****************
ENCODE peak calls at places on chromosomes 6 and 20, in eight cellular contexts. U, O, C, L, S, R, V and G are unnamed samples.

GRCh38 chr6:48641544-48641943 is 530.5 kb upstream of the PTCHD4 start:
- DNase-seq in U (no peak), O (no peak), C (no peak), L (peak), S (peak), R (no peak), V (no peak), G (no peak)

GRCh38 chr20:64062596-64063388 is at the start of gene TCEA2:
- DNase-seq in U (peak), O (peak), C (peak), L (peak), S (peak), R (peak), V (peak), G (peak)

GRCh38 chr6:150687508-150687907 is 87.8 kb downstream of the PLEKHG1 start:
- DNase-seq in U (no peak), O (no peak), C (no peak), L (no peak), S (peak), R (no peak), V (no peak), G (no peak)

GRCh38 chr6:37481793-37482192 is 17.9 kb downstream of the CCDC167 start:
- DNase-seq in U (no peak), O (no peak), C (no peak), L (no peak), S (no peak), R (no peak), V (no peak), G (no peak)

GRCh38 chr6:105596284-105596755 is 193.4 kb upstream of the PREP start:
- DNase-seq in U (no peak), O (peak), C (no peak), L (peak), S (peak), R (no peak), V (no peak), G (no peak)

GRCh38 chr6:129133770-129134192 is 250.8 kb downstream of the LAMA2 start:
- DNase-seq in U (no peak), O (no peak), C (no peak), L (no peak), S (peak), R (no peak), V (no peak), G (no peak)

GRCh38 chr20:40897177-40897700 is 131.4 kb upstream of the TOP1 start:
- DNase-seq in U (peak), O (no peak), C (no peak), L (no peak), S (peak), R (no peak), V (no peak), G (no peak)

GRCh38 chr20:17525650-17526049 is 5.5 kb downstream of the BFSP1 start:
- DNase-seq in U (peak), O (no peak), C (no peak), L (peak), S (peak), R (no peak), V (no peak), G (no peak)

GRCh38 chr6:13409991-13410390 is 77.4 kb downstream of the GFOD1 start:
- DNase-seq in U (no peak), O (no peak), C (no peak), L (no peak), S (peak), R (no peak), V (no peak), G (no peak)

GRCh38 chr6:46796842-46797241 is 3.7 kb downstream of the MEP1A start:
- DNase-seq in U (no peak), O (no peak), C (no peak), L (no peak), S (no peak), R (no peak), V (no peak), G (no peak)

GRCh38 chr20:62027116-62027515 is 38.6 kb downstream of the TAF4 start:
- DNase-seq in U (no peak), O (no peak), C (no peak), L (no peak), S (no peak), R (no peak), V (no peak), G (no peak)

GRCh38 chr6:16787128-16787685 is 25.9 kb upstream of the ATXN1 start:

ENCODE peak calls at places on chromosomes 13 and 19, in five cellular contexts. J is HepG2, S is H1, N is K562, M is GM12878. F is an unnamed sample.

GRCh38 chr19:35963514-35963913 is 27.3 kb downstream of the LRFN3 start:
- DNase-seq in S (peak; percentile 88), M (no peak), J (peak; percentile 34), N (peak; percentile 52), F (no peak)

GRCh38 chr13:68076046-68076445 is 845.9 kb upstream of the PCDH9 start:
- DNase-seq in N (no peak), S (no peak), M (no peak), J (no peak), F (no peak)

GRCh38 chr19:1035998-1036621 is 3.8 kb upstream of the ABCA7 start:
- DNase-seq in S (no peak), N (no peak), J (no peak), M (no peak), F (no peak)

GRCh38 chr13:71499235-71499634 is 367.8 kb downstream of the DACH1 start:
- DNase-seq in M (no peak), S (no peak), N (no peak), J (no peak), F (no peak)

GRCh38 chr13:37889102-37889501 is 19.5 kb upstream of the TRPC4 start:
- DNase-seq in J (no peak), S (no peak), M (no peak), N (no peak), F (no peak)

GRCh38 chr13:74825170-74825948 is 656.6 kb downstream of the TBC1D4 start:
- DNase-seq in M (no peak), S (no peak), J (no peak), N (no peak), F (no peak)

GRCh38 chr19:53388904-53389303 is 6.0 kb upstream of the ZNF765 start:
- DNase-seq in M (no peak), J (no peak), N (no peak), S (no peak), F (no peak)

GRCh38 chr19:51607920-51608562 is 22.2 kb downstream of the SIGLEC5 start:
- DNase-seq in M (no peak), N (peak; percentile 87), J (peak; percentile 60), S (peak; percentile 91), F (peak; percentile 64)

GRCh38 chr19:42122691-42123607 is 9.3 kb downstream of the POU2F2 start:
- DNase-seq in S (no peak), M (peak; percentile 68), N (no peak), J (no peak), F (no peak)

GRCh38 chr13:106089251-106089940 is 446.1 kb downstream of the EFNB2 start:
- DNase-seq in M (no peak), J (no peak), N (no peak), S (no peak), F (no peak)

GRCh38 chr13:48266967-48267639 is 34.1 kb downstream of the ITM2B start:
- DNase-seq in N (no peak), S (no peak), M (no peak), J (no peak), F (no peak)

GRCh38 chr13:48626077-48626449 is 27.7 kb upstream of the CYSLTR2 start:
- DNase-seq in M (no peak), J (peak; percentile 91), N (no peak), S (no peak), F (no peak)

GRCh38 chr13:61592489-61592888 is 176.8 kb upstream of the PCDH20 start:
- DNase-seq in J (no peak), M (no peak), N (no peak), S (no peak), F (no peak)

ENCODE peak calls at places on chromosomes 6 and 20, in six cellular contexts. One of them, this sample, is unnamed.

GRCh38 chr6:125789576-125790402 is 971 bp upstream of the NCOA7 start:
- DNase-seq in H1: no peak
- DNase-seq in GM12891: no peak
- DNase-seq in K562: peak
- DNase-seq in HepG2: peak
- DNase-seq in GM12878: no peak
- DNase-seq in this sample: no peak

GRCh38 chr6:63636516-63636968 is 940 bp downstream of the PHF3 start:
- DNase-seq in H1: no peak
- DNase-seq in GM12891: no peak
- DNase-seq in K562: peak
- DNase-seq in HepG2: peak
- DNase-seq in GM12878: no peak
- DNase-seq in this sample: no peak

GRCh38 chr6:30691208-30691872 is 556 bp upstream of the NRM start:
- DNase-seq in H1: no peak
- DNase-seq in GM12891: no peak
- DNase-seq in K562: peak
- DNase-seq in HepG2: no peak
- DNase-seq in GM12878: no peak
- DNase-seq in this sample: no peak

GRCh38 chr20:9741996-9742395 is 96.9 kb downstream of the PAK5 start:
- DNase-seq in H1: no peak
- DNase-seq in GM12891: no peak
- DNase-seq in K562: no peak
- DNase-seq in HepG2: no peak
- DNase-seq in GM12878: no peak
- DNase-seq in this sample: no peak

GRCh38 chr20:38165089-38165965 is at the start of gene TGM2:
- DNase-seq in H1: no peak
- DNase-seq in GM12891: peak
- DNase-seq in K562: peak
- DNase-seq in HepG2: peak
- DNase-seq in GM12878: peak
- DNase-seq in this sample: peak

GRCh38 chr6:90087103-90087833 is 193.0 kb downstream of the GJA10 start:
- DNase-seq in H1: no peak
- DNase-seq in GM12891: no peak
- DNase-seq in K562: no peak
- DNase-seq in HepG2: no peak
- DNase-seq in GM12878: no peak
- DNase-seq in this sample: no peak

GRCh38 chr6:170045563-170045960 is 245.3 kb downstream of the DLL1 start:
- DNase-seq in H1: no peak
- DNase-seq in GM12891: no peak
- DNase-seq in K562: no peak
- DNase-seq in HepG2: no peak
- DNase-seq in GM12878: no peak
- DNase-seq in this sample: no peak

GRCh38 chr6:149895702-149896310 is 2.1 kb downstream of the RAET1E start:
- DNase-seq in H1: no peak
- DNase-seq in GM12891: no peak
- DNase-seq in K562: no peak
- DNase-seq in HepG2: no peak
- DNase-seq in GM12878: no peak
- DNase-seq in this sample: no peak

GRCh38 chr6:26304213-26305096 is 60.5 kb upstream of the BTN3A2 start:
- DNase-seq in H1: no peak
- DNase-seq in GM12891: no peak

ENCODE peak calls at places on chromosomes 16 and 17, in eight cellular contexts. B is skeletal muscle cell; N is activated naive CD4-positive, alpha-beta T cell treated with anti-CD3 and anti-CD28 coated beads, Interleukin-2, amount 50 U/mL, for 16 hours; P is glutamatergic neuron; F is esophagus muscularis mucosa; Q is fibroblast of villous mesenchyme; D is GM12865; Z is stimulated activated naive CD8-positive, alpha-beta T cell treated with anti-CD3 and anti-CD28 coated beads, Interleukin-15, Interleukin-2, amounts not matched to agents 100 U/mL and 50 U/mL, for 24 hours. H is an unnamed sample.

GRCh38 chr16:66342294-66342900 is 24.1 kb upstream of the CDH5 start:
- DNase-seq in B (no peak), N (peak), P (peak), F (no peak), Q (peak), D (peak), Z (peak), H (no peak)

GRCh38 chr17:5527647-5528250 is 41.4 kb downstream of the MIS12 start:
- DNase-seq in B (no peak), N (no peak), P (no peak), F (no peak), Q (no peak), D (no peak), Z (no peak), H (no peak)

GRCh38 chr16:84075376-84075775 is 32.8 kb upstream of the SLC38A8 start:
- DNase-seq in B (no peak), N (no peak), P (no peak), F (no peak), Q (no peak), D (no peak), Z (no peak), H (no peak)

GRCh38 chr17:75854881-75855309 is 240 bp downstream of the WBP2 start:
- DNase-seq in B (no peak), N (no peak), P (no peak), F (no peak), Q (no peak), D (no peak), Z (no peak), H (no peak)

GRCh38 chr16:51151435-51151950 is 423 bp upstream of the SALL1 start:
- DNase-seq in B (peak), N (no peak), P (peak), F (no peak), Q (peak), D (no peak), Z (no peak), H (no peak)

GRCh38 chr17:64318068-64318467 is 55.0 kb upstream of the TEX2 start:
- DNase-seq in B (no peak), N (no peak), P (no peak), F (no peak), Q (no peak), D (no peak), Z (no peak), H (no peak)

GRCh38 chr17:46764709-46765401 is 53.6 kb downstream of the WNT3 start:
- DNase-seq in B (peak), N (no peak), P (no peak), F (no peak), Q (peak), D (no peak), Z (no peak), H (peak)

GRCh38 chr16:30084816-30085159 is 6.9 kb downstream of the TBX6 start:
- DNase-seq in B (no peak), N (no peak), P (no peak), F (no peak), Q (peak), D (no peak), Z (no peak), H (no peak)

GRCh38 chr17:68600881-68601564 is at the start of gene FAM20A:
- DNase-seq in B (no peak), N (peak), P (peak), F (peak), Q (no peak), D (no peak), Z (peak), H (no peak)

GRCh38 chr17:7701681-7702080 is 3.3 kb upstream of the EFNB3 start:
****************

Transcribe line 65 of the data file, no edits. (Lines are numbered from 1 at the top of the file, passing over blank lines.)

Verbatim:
- DNase-seq in GM12878: no peak